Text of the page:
I recently attended the United Nations General Assembly in New York and was glad to see they needed a bigger room this year to assemble the international women leaders, including the president of the Philippines, foreign ministers, cabinet members, ambassadors. Today women serve as foreign ministers in 27 countries. The conversation at breakfast was how to improve education and health, how to crack down on sex trafficking, and improve representation of women in parliaments and at the UN. As the foreign minister of Hungary remarked to me, women may have equal rights in many countries, but we are still working on equal opportunities.
As you know, there is no shortage of challenges for women around the world. But as I looked around at that group of women leaders at the UN–and at this group of women gathered here in Salt Lake City–I am confident that women working together–and working with men–will help create a more hopeful, helpful world.
We have progress to celebrate, yet the headlines also remind us that we have much more work to do. Rapes occur in some countries at a rate of one every 2 hours, and in too many societies women, rather than their attackers, still carry the burden of shame.
Sex trafficking, reinforced by globalization, is on the increase. In too many countries, including America, domestic violence is an awful fact of life for many women and children. In some nations, girls as young as 11 are married to much older men to settle debts. And there continue to be big disparities in educational opportunity in many countries where enrollment of boys far exceeds that of girls in school.
President Bush and America are trying to do our part by partnering with countries around the world to improve the status of women and children–through education, people-to-people exchanges and improved health care. We are helping nearly 2 million women in Africa protect their babies from HIV. We are providing basic health services to nearly 4 million women and children in Afghanistan, focusing especially on improving that country’s terrible rates of maternal and child mortality.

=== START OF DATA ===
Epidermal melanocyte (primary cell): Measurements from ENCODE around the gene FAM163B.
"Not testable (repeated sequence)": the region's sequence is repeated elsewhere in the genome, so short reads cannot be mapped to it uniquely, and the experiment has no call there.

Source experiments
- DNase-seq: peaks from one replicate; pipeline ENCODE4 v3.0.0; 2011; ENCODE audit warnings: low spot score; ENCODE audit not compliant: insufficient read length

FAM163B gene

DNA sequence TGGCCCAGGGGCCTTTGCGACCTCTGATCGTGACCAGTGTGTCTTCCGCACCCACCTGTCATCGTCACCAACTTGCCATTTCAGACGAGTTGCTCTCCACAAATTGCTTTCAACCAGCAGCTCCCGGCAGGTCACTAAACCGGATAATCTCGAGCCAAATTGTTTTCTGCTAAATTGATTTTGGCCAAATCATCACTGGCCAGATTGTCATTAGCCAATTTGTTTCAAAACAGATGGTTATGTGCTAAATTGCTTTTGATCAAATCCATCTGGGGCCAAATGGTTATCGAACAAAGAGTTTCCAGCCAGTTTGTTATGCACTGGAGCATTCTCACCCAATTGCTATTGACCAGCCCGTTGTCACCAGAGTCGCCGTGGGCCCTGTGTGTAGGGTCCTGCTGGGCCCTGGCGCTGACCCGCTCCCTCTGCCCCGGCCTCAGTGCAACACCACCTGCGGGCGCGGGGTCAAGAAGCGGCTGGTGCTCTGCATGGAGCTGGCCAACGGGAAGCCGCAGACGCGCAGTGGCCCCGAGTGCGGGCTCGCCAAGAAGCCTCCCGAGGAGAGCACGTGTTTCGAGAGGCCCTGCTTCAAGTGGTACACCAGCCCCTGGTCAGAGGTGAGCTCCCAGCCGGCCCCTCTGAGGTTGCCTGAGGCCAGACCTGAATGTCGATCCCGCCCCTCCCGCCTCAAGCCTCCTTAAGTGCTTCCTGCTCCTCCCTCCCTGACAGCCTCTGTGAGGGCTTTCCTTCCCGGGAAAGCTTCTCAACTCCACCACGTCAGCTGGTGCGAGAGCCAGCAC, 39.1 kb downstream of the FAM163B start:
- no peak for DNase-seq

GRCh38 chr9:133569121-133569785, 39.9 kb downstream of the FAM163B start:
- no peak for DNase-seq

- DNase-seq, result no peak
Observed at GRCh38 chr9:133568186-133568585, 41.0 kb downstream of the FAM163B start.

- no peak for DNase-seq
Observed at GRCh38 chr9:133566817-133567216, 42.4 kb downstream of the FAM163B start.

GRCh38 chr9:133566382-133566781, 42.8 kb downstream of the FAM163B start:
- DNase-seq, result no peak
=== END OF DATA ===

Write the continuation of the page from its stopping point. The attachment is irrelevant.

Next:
I’ll never forget meeting with women at a literacy program in Morocco–as they told me of their pride in being able to go to the market and post office, read for themselves, and for the first time, to be able to help their children with homework. In the broader Middle East, of the estimated 70 million people who are illiterate, two-thirds of them are female. Reading for those women is key to human development, peace, and progress in that part of the world.
We also are dramatically expanding our English language programs. I recently met with a group of young people in one of our English programs in Morocco and asked what difference learning English had made in their lives. One young man said, "I have a job and my friends don't." That young man came from the same neighborhood as the Casablanca suicide bombers, but he now has a job and hope–a reason to live rather than to kill himself and others in a suicide bombing. This summer we provided English training to 6,000 young people in a new summer youth enrichment program for 8-to-14-year-olds. Many of them met an American for the first time and it changed their view of our country.
President Bush has made education a key priority. In Africa we are providing teacher training for 920,000 teachers in 20 countries, and we are providing scholarships for more than a half million girls to enroll in school.
In Afghanistan, American support is making it possible for more than 5 million children–more than at anytime in history–to attend school. More than a third of them are girls.
I have visited Afghanistan several times, first not long after the fall of the Taliban when desperation gripped the country. A year later, when I returned, the biggest difference I noticed was the light in the eyes of the women. I couldn’t help but think how far they have come. One told me about campaigning for Parliament, walking from village to village, going places that a woman would usually never go alone and going to meetings women had never before attended. I was awed by her bravery and the power of her example. I’ve also met brave women in Iraq who are determined to overcome the violence and create a better future for their country.